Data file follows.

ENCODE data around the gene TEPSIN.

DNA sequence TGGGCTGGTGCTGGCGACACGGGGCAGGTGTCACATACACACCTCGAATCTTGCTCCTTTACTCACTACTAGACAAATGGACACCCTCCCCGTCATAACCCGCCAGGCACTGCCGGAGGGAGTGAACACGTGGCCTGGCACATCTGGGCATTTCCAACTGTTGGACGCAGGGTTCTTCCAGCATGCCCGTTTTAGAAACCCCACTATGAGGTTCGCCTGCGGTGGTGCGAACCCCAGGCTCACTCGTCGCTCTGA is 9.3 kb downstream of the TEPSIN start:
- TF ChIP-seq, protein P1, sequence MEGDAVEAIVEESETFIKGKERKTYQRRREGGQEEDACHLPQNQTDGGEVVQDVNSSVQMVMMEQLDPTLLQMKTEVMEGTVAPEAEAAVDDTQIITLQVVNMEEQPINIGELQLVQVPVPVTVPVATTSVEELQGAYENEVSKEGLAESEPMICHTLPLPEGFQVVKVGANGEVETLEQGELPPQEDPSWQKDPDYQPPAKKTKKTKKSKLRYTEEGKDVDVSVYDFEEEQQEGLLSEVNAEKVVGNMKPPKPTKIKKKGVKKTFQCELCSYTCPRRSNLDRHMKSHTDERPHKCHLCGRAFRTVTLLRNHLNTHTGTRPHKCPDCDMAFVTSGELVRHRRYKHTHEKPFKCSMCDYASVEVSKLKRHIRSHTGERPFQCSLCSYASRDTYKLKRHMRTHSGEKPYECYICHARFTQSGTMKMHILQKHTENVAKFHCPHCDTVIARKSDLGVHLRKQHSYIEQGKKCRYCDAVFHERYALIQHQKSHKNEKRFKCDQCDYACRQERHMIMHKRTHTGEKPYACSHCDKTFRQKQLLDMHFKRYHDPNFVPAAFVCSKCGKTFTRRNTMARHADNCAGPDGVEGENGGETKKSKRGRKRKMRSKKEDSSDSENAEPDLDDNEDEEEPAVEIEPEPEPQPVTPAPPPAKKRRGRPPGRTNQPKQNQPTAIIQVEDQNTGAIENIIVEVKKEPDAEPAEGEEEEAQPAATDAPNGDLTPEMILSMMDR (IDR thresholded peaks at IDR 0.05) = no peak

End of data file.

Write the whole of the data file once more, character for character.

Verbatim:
ENCODE data around the gene TEPSIN.

DNA sequence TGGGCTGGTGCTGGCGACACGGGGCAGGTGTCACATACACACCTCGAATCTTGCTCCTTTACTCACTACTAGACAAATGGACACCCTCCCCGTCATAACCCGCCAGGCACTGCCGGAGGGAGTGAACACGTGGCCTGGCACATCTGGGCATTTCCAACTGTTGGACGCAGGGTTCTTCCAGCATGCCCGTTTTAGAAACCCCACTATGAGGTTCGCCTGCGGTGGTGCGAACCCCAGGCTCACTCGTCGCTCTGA is 9.3 kb downstream of the TEPSIN start:
- TF ChIP-seq, protein P1, sequence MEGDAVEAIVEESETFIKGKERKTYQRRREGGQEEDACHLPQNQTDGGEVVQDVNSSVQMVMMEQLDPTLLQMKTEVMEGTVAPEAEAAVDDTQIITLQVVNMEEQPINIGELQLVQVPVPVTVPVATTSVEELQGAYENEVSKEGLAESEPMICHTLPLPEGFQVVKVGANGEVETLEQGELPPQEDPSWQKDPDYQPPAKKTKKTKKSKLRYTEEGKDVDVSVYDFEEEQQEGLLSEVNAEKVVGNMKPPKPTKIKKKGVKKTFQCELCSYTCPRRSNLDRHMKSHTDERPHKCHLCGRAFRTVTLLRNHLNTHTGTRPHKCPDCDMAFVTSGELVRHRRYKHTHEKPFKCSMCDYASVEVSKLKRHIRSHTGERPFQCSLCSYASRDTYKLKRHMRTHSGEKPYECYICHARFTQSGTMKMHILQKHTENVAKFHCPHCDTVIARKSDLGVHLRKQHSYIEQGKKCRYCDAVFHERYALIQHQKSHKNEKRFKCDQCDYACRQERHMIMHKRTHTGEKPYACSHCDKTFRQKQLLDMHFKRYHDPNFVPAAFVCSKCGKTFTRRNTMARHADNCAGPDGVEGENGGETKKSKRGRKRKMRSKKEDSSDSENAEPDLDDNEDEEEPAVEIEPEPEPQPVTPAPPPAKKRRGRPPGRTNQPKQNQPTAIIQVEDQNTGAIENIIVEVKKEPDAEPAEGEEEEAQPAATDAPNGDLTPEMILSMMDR (IDR thresholded peaks at IDR 0.05) = no peak